Education reforms could spell end of AS levels


Independent schools in Britain will scrap the AS level exam, should divisive plans to reform the schools system be passed by education secretary Michael Gove.

320 leading independent schools were polled, with one in seven believing that should reform go ahead in 2015, the traditional AS level sat by 16-17 year olds will still be useful.

The plans propose that the AS level will be sat at the end of sixth form as opposed to half way through – meaning they will not be taken into consideration by higher education establishments in their assessment process. Currently, AS levels are sat halfway through sixth form, with establishments such as Cambridge University arguing that they provide key evidence of an applicant’s sixth form performance.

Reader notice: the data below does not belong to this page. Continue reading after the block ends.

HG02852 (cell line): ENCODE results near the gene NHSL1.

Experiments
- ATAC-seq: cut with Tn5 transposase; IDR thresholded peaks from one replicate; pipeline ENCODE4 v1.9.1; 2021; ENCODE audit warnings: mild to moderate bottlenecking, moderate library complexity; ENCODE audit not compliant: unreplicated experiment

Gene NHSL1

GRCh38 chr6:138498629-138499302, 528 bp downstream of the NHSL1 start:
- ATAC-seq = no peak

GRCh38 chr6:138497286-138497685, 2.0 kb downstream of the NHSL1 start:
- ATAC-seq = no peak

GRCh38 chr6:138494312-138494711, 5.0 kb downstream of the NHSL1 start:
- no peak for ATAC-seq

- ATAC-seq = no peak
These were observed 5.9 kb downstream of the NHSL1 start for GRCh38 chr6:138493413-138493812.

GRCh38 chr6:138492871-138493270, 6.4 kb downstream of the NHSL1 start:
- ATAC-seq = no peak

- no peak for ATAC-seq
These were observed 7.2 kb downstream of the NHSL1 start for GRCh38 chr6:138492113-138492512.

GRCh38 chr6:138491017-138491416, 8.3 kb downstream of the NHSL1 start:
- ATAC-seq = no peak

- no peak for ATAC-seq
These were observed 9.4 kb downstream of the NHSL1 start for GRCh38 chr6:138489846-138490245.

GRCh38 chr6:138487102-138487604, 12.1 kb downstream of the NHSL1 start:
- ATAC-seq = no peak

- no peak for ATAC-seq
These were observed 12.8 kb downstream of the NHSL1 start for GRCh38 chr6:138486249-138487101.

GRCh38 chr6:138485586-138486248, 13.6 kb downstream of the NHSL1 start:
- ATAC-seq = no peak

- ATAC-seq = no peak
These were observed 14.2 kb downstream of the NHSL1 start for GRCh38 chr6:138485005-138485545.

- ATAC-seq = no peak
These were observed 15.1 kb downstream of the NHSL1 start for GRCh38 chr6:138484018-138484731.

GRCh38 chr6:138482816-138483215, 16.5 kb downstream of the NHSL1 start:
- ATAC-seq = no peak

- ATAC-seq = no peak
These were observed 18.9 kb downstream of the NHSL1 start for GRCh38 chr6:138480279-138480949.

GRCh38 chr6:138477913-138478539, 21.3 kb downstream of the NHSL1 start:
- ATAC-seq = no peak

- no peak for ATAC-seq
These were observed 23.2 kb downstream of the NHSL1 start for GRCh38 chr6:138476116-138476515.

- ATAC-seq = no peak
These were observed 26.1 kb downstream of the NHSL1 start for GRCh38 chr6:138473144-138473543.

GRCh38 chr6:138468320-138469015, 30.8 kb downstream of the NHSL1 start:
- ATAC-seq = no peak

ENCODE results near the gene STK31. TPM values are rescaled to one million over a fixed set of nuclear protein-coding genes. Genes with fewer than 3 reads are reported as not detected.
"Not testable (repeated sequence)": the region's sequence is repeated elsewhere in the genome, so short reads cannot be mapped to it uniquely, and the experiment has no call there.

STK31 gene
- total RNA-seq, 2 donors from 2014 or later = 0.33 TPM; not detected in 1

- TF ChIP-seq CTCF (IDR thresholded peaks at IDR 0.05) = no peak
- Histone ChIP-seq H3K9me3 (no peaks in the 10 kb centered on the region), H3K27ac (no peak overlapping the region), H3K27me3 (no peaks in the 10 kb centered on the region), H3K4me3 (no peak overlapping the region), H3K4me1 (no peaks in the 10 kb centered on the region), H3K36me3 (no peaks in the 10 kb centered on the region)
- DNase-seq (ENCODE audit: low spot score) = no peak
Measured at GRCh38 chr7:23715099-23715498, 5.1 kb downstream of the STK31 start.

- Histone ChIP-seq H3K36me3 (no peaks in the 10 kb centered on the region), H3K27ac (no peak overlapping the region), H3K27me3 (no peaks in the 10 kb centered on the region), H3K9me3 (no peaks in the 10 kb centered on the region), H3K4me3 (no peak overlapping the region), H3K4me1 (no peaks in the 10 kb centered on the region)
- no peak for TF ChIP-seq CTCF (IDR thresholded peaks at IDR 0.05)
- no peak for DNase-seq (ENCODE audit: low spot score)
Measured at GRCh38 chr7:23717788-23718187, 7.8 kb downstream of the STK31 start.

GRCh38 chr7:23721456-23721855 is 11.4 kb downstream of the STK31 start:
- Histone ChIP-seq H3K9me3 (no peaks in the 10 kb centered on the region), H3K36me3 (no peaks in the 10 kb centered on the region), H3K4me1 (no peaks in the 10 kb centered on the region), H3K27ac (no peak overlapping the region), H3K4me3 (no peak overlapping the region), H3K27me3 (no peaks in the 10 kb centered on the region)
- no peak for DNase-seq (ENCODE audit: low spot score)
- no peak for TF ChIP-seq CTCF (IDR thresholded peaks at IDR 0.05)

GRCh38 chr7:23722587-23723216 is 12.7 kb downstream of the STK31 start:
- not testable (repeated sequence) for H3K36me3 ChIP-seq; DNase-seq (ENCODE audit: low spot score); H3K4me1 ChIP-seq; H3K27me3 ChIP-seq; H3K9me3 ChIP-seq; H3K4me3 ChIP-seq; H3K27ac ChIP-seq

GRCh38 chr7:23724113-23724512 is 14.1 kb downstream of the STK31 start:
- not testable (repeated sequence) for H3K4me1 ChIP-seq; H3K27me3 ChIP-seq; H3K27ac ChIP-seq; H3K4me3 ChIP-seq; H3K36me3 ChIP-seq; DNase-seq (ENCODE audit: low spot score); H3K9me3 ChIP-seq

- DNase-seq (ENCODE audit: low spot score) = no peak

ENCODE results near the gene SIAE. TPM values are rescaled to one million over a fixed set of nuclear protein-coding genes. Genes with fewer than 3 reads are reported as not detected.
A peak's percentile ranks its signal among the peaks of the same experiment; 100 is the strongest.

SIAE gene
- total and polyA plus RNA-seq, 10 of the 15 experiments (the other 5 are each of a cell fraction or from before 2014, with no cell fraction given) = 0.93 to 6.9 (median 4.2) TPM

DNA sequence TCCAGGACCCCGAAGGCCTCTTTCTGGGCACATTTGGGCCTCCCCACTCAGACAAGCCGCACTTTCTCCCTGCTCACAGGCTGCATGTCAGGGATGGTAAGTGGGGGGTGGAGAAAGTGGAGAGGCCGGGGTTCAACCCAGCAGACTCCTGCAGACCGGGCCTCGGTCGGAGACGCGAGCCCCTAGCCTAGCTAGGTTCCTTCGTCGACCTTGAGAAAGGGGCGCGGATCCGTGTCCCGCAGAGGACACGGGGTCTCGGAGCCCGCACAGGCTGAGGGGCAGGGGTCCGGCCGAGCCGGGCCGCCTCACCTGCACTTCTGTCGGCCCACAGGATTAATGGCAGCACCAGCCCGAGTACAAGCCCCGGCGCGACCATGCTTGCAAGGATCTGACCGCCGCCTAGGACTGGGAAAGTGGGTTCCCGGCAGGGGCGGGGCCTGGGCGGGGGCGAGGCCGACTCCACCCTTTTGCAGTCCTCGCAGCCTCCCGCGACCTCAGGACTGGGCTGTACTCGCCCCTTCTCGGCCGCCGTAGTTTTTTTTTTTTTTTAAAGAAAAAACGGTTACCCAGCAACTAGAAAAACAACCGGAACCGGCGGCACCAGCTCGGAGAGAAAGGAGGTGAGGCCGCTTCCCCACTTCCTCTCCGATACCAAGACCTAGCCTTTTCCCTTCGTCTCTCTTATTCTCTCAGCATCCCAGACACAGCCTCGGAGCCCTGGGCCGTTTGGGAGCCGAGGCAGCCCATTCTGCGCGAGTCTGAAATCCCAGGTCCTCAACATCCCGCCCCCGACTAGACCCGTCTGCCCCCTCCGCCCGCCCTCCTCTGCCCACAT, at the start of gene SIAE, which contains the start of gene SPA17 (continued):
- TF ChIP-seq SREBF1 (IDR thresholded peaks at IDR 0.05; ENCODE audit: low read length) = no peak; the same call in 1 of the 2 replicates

The survey was conducted by the Independent Schools Association, whose chairman Jim Stearns said: “Very few schools, state or private, have the resources to offer full A-level courses as well as separate AS levels in most subjects. Universities recognise this and most won’t require applicants to have sat additional AS levels.”

Additionally, the Independent School Association’s chief executive Neil Roskilly said: “The likely result is that AS levels will largely disappear, which is a great shame. Universities find the current AS levels extremely useful as they provided a real measure of a student’s ability after one year of study.”

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